Kidney organoid technology has led to a renaissance in kidney developmental biology. The complex underpinnings of mammalian kidney development have provided a framework for the generation of kidney cells and tissues from human pluripotent stem cells. Termed kidney organoids, these 3-dimensional structures contain kidney-specific cell types distributed similarly to in vivo architecture. The adult human kidney forms from the reciprocal induction of two disparate tissues, the metanephric mesenchyme (MM) and ureteric bud (UB), to form nephrons and collecting ducts, respectively. Although nephrons and collecting ducts are derived from the intermediate mesoderm (IM), their development deviates in time and space to impart distinctive inductive signaling for which separate differentiation protocols are required. Here we summarize the directed differentiation protocols which generate nephron kidney organoids and collecting duct kidney organoids, making note of similarities as much as differences. We discuss limitations of these present approaches and discuss future directions to improve kidney organoid technology, including a greater understanding of anterior IM and its derivatives to enable an improved differentiation protocol to collecting duct organoids for which historic and future developmental biology studies will be instrumental.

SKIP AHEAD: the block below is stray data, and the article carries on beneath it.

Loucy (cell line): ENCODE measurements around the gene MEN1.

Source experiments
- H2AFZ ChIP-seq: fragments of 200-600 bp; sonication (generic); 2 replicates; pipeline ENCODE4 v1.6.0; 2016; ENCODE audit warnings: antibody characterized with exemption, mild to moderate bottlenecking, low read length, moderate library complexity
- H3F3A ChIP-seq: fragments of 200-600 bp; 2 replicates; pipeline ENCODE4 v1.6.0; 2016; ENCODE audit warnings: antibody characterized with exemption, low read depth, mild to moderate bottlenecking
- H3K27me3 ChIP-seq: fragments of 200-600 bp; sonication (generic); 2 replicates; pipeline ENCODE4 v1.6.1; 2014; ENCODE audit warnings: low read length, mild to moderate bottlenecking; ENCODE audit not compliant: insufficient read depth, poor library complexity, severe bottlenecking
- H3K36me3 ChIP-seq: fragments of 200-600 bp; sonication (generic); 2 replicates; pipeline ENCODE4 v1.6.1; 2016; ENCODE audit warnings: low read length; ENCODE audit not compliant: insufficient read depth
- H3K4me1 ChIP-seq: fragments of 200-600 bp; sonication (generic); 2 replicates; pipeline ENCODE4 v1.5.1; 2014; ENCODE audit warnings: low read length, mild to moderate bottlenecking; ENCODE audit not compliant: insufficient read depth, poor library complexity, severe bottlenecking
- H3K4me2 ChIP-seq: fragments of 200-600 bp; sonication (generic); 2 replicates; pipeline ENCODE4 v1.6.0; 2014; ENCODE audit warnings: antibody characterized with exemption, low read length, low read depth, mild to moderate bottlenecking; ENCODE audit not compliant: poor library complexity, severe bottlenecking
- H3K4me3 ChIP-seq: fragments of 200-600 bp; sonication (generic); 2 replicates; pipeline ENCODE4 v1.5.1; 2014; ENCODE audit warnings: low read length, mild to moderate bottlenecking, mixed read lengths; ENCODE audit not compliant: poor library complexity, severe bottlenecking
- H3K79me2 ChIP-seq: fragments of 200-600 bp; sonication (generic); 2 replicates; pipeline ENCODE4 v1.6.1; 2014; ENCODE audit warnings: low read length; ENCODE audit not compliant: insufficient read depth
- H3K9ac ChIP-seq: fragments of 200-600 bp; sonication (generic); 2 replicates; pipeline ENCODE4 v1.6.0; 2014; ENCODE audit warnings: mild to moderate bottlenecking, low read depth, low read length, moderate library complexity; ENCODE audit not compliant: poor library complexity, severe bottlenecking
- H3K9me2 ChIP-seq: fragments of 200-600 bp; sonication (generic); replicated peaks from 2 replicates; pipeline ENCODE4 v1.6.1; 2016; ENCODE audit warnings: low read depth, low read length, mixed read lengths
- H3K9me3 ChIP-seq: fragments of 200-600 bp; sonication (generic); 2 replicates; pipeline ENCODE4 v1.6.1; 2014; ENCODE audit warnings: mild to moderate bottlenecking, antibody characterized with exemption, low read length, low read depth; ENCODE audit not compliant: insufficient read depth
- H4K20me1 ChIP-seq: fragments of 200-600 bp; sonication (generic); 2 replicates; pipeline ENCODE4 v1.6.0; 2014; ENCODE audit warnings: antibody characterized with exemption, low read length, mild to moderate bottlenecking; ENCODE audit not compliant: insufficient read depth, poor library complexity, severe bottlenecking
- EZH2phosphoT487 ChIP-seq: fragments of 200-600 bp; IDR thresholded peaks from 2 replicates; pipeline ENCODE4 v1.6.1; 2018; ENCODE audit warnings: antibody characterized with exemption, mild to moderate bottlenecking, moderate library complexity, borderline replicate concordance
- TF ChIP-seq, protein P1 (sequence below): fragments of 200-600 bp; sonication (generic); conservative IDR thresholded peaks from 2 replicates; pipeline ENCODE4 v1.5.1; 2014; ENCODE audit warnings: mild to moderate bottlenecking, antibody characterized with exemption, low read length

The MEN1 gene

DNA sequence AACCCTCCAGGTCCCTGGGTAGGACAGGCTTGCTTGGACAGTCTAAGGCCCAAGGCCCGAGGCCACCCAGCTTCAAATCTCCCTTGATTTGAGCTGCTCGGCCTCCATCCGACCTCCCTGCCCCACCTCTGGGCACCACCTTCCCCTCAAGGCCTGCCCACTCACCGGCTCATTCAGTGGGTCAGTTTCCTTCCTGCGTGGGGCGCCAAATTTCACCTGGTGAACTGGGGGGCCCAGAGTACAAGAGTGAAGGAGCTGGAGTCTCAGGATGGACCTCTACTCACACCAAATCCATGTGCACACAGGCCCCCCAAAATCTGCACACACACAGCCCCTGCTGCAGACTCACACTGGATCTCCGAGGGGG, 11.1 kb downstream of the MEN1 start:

Keywords: Kidney development; Kidney organoids; Metanephric mesenchyme; Nephron; Stem cell; Ureteric bud.
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